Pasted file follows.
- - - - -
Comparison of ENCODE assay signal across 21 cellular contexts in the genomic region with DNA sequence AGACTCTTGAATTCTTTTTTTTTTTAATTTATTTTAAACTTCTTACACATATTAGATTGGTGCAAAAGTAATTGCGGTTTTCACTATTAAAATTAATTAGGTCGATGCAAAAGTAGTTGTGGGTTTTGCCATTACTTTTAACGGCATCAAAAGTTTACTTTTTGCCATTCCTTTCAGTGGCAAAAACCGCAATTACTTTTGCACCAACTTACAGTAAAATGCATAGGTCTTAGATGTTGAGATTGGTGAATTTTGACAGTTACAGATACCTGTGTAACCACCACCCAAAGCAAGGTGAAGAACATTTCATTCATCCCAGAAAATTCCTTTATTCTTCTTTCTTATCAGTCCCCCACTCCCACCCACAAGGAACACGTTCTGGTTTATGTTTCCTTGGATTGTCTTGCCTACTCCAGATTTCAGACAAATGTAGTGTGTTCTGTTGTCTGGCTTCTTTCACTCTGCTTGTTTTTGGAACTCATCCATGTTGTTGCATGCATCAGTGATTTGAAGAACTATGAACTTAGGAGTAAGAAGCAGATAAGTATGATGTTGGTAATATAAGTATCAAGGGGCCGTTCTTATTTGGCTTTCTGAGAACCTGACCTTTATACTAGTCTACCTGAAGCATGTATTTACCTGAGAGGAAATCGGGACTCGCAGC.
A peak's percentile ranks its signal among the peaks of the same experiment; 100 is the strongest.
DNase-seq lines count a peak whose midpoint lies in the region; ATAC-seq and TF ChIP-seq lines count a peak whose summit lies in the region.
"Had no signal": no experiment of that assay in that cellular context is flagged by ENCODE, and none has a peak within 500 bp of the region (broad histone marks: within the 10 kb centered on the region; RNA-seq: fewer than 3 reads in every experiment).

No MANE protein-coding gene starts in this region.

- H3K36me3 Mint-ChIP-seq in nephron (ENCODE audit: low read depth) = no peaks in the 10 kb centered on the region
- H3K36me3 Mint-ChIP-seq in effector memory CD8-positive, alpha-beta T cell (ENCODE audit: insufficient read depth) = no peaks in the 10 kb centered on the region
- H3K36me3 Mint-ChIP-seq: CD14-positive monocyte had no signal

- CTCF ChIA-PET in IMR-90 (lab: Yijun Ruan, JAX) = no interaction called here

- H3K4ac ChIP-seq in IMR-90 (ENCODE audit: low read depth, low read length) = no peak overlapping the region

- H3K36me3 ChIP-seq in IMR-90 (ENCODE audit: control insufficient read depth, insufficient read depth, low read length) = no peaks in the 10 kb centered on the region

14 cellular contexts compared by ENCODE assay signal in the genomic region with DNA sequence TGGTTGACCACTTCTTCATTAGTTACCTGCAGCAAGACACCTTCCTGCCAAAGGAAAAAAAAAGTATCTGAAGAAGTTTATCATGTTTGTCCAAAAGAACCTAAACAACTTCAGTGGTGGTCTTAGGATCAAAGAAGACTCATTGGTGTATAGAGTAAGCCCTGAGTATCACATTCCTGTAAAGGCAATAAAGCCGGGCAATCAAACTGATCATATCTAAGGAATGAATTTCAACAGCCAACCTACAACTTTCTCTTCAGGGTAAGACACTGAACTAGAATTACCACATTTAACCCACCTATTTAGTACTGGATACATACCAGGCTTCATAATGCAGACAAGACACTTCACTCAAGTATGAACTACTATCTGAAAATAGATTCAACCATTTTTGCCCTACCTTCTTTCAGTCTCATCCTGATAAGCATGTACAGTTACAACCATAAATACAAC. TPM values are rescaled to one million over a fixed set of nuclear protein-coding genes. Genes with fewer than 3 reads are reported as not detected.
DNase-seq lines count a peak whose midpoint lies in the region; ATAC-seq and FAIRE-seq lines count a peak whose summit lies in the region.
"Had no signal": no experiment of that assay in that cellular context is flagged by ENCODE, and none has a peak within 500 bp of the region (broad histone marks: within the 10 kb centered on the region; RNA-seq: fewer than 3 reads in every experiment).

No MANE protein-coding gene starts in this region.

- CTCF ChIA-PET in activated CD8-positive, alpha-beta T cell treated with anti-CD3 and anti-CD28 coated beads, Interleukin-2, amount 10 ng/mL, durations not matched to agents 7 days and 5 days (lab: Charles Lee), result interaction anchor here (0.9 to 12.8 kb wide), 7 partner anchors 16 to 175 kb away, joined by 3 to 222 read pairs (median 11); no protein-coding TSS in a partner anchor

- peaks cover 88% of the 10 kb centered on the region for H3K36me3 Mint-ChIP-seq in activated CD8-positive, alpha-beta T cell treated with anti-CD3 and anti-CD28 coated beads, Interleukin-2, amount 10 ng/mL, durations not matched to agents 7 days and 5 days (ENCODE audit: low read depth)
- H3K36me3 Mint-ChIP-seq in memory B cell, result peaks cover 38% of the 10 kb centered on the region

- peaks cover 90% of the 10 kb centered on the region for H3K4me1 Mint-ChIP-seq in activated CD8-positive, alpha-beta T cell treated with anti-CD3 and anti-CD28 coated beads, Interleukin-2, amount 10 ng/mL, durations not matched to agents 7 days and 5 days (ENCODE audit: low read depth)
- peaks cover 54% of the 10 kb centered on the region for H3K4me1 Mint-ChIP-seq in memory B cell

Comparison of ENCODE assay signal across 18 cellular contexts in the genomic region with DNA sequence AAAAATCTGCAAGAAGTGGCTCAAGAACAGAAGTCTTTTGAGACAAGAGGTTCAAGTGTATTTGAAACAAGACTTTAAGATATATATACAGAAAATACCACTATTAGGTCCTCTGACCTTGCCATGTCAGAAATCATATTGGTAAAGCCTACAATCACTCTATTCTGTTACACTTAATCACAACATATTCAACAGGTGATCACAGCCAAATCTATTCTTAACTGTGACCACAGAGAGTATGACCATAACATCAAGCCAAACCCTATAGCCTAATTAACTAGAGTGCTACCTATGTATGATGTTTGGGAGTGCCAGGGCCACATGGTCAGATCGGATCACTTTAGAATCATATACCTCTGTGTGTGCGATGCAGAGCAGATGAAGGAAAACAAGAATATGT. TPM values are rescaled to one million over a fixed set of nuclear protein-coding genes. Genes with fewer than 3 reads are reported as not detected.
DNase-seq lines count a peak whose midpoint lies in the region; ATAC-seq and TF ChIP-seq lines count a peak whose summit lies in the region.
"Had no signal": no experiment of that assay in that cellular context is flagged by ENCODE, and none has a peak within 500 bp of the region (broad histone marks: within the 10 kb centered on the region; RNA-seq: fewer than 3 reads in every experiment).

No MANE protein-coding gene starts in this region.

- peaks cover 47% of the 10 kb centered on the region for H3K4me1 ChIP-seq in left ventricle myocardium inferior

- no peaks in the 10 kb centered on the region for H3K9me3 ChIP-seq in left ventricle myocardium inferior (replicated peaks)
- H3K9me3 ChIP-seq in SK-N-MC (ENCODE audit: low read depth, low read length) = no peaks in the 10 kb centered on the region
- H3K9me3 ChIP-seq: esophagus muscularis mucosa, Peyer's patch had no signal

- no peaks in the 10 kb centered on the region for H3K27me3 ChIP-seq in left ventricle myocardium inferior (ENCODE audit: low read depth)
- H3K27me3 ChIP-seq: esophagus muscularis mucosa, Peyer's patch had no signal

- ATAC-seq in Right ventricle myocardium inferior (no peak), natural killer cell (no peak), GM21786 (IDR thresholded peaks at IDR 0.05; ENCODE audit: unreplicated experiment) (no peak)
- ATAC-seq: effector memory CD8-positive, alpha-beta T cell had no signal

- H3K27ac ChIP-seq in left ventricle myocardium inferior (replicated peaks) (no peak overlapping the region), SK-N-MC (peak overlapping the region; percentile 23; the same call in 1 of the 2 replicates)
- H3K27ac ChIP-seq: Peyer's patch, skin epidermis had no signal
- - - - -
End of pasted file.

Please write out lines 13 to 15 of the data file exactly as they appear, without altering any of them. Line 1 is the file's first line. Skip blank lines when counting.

DNase-seq lines count a peak whose midpoint lies in the region; ATAC-seq and FAIRE-seq lines count a peak whose summit lies in the region.
"Had no signal": no experiment of that assay in that cellular context is flagged by ENCODE, and none has a peak within 500 bp of the region (broad histone marks: within the 10 kb centered on the region; RNA-seq: fewer than 3 reads in every experiment).

No MANE protein-coding gene starts in this region.